That’s because the Aurora works smarter, not harder, by increasing the efficiency of the compressor. Without getting overly technical about the internal design of the compressor wheel, it features several improvements in the blade shape and angle, along with the diameter and housing.
Another significant difference in the Aurora line of turbos is what it doesn’t have: a wastegate. Typically this feature is used to relieve backpressure, and also allows for a smaller turbine housing. How did ATS dispense with this item?
ATS explains that turbine wheel and housing are matched to the volumetrics of the engine, so they absorb all the energy of the gas for more efficiency. With less restriction in the turbine housing, no wastegate is needed, so there’s more flow and less boost pressure. This configuration, however, requires meticulous matching of the turbine and compressor, and a different type of internal design. The shaft that connects the turbine with the compressor wheel is free-floating, with the bearings spinning on a film of oil.
While the internals of the Aurora are substantially different, replacing the factory unit is a simple swap. Installation of the ATS unit went quickly in just a couple hours. And both the manifold and turbo proved their worth over many years of hard use.
But all good things come to an end, so a few years and many miles later we added a Banks PowerPack and water meth, taking advantage of some recent advances in performance technology and a wider choice of new upgrades.
The Banks package consists of a Ram-Air cold-air intake, a Twin-Ram intake manifold, a somewhat larger prototype of the Sidewinder Turbo with a big-head wastegate actuator, and a Monster Exhaust. The gains over stock output were significant: 94.4 hp at 2,200 rpm, hitting a peak of 249 hp. As for torque, the dyno recorded an increase of 227.6 lb-ft at 2,000 rpm, topping out at 608.4 lb-ft. Those numbers amount to a 60 percent or more increase in output over stock, both in horsepower and torque.
The results on the street were significant. The 0-60 mph time, when unloaded, dropped from the factory time of 12.75 to 9.69 seconds, more than three seconds quicker for a 24 percent improvement. When towing, the 0-60 mph time dropped 34 percent, from 39.67 to 26.01 seconds.
Adding the Banks Straight Shot water/meth system on top of the PowerPack produced even bigger gains across the board. Peak output recorded on the dyno was 305.2 hp (more than 105 hp, or 97 percent), and 745.8 lb-ft (a gain in excess of 365 lb-ft, or 92 percent). Clearly these additional upgrades made a dramatic difference in performance.
INCREASING FUEL CAPACITY WITH AN AERO UNDERBODY TANK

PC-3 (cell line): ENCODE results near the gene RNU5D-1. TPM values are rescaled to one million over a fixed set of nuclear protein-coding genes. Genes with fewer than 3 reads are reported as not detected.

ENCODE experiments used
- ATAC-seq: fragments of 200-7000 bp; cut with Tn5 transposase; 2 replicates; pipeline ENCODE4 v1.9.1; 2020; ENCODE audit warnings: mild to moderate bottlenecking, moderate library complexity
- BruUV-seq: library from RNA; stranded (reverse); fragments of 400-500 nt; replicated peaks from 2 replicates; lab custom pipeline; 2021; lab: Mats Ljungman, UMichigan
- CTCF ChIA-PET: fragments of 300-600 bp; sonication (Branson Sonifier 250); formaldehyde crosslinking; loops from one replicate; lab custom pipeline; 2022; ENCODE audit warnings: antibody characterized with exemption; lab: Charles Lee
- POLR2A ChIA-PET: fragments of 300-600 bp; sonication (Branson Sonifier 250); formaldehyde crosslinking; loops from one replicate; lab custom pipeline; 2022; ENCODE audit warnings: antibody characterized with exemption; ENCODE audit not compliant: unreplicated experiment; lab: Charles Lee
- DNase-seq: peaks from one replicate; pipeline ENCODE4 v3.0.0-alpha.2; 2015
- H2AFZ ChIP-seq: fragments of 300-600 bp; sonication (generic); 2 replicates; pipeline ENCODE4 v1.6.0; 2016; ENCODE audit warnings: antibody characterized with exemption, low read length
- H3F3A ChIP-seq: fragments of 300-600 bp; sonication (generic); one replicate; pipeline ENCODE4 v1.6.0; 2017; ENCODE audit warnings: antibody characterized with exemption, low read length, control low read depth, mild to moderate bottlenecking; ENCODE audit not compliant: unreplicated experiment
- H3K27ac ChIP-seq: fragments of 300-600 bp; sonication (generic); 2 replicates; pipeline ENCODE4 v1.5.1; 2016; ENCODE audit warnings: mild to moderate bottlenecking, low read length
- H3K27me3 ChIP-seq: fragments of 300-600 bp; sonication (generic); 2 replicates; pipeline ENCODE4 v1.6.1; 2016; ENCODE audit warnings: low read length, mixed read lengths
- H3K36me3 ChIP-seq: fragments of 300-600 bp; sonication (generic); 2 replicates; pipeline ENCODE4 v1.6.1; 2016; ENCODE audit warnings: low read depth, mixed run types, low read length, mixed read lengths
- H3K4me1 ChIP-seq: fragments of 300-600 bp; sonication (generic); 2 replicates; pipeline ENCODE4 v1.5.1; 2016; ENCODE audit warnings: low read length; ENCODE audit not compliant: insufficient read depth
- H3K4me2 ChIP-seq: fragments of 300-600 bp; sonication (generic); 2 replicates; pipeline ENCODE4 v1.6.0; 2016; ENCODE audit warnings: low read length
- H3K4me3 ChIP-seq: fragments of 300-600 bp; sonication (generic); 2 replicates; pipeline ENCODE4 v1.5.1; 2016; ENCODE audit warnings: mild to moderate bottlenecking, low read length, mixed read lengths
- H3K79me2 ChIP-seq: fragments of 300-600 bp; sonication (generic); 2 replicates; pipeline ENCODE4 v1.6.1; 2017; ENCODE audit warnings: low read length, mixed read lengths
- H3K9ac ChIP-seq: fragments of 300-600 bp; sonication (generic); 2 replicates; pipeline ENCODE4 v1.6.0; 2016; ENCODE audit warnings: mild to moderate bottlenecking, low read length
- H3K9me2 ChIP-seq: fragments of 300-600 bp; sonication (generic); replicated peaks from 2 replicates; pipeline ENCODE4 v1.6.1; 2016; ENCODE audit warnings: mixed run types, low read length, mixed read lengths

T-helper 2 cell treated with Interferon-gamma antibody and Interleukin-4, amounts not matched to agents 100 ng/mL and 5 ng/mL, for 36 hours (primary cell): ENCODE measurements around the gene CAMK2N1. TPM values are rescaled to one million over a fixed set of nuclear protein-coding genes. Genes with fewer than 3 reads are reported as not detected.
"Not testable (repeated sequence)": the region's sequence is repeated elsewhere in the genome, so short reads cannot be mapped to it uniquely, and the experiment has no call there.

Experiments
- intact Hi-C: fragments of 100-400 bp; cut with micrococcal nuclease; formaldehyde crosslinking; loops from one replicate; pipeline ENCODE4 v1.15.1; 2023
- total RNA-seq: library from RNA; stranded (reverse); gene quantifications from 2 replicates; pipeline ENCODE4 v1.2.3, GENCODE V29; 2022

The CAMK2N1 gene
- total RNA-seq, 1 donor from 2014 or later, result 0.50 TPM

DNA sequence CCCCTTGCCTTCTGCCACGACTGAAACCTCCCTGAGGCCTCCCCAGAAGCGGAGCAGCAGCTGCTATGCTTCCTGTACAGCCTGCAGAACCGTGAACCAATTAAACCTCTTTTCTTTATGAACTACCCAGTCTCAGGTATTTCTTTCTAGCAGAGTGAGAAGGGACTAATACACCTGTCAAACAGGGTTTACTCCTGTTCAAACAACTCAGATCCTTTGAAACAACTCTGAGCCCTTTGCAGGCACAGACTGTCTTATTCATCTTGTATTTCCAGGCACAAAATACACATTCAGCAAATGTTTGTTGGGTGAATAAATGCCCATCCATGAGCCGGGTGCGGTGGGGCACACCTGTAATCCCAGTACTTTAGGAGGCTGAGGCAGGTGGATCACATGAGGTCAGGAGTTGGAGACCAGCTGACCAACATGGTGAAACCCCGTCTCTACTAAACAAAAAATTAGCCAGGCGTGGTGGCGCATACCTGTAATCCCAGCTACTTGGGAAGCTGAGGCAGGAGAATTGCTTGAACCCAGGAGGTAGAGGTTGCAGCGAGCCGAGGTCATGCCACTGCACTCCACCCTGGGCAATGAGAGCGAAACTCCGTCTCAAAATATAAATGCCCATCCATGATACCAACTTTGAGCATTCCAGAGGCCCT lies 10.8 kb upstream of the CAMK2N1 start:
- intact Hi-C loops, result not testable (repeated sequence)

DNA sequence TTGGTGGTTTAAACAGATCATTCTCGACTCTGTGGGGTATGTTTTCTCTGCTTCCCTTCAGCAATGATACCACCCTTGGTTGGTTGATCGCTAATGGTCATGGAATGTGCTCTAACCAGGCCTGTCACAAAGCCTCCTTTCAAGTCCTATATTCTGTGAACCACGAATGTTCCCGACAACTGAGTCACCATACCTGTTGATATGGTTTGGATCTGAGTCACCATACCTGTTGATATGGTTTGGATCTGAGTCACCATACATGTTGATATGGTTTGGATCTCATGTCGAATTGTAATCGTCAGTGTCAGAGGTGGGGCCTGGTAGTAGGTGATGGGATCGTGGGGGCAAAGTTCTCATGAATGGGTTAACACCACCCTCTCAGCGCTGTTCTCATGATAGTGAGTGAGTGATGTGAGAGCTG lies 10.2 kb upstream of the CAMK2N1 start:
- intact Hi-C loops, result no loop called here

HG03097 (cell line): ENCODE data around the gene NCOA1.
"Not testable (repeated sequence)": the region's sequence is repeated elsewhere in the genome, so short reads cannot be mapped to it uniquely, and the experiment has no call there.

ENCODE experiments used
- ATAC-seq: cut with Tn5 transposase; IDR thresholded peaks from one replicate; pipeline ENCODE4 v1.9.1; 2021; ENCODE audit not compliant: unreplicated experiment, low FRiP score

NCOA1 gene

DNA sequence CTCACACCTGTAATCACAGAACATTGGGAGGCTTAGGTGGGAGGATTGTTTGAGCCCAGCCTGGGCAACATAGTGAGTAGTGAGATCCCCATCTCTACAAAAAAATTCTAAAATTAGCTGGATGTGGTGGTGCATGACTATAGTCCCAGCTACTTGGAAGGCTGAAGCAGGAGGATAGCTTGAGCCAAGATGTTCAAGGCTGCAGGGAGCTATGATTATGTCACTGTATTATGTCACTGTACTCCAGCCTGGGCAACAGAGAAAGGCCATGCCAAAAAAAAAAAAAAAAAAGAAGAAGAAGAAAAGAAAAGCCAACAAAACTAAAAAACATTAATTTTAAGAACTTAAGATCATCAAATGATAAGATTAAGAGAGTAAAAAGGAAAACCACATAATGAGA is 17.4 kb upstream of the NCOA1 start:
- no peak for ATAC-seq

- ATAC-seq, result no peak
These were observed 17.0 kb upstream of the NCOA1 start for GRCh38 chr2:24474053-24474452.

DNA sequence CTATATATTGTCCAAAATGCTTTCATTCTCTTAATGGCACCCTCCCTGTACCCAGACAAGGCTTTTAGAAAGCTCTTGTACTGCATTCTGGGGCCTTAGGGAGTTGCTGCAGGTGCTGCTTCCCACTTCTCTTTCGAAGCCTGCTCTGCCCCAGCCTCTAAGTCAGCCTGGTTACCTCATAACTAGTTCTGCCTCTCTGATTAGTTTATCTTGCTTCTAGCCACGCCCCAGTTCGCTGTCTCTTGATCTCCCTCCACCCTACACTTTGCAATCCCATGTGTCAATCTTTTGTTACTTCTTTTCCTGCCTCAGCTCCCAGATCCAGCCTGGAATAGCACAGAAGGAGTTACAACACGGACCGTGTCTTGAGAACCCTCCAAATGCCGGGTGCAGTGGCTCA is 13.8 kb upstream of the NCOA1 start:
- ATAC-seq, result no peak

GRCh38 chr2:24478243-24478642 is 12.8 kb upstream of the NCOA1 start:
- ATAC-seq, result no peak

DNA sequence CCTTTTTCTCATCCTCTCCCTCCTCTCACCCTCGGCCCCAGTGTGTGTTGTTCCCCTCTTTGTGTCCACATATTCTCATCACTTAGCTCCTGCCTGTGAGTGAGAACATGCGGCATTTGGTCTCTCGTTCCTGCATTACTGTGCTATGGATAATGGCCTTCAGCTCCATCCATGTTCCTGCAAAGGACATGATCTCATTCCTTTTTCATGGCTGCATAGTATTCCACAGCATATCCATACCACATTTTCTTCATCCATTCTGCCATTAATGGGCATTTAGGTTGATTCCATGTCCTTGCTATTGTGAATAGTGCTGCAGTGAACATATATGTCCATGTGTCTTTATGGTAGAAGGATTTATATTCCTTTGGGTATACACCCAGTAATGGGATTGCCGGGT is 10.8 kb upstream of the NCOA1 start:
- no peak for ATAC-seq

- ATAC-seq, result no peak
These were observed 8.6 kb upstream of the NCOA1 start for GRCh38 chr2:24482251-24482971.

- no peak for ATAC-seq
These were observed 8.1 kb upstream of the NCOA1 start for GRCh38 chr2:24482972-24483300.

The reasons for adding extra fuel capacity are numerous, even though we’re seeing lower prices at the pump of late. Having a larger tank not only provides the extended range, it also lets makes it easier shop around for the best prices on fuel. And having more of a reserve on tap is a good thing when towing increases your rate of fuel consumption.
While you can add an auxiliary tank in the pickup bed, the advantage of an underbody unit is that it doesn’t take up any space in the cargo area. The in-bed tank may also require extra plumbing and valves for switching between two tanks.
Aero makes replacement tanks for every domestic make of truck, and also tanks for toy haulers, RVs, and all sorts of custom applications. Instead of using plastic, Aero fabricates its underbody tanks from enamel-coated, aluminized steel with internal baffles, a drain plug and through-bolted steel mounting tabs.
While do-it-yourselfers can do a tank swap if they have the right tools, most of Aero’s customers have the installation done at the factory. And for good reason, because the warranty on a factory job is slightly better, three years/50,000 miles, versus two years/30,000 miles on a DIY install.
Our particular application on a 1996 Dodge Ram required some custom work, in order to clear the mounting plate for a Gear Vendors gear-splitter. For a modest extra charge, Aero can custom-weld a tank with a recessed area to make room. Even with this modification, the tank capacity went from 36 gallons for the stock unit to nearly 60 gallons in the underbody tank.
There’s another point to consider when changing out the tank. The sending unit on the fuel pickup assembly on older Dodges can wear out as soon as 40,000 miles or so, and that was the case on this aging truck. Note, however, that Aero points out one difference in the gauge readout after upgrading to a larger tank. Since the factory pickup is retained on the larger tank, the fuel needle will stay on full for the first 15 to 20 gallons. It’s not really an issue, but simply an expected aspect of this upgrade. DW